The 3-Letter Word That Will Improve Your Performance Reviews, Big Time
July 20, 2017
In the world of performance reviews, there’s arguably no word more powerful than “yet.”
A quick story, told by Carol Dweck in her TED Talk, The Power of Yet. There was a high school in Chicago where students had to pass a certain amount of courses to graduate. If they don't pass a course, instead of getting the grade of F, at this high school they got the grade “not yet.”
After doing this, the high school saw a precipitous increase in high school graduation rates.
“If you get a failing grade, you think ‘I’m nothing, I’m nowhere’,” Dweck said. “But if you get the grade ‘not yet’, you understand you are on a learning curve.”
In other words, most ratings reinforce a fixed mindset: you are bad in this area, you are good in that area. By adding in “yet”, you reinforce a growth mindset. Yes, you are not at expectations today. But, with work, you can get there.
How this applies to performance reviews
What’s the goal of performance reviews, really?
Sure, part of it is to determine compensation and to identify the top performers at your organization, which you can start building around. But another big part is it’s a time to give feedback to your employees, which should theoretically help them improve.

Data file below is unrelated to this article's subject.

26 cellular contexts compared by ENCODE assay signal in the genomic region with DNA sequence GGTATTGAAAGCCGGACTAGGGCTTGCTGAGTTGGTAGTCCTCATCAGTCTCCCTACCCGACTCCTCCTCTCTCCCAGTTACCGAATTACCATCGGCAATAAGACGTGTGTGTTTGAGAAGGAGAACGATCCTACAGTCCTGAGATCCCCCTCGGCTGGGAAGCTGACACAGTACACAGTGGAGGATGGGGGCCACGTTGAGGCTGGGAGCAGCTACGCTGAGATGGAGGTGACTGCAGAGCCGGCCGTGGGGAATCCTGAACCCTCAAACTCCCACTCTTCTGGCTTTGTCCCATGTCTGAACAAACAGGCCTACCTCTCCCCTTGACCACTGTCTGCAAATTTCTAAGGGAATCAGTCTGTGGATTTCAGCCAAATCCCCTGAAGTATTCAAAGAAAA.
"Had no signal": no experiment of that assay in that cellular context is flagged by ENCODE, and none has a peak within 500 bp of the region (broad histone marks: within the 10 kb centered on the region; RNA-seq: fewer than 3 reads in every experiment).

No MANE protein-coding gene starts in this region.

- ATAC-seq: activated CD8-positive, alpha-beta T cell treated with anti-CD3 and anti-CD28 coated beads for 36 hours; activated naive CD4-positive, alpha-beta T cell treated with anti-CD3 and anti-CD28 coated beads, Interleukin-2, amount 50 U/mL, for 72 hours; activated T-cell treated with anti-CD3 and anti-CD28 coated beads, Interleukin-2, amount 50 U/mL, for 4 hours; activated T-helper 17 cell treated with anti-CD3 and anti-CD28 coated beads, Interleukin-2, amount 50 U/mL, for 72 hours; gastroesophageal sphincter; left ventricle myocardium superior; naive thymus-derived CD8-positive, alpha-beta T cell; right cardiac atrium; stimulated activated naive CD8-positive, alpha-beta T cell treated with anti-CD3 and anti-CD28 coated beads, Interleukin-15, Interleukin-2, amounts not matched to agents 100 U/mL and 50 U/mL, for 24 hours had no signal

So the last thing you want a low-performing employee to think is they can't be good at their job – but that’s exactly how many ratings are received. For example, if an employee gets the rating “below expectations” in their sales job, many will interpret that as they aren’t good at sales.
But, say that salesperson received the rating “not at expectations yet.” It conveys a different message: you aren’t great at sales right now, but by improving some things, you’ll become a sales rockstar.
“That shift signifies that the person has potential and the organization has faith that they can improve,” L&D Leader Britt Andreatta said in her course, Creating a Culture of Learning. “This positive aspirational expectation is far more likely to motivate an employee to grow than being labeled substandard.”
Additionally, in your performance reviews you should give your employees some path to improving themselves – maybe a list of eLearning courses or a mentor to talk with who can help them improve those skills. Or, ideally, a mixture of the two.
This makes the feedback actionable and therefore much more constructive.
This sounds like a really small change to semantics. But it makes a huge difference.
Employees dread performance reviews because they don’t like hearing what they are bad at. And often, even the best-intended feedback can lead to a person feeling worse and actually demotivate them, instead of motivate them.
Adding the word “yet” in your performance ratings can help erase that problem. It shows that greatness is in their grasp – all it requires is focus on the few areas they struggle in.
Bottom line, as Dweck put it, ratings like “below expectations” are “gripped in the tyranny of now.” Instead, ratings with the word "yet" in them help an employee “luxuriate in the power" of improvement.
*image by Bob MacCallum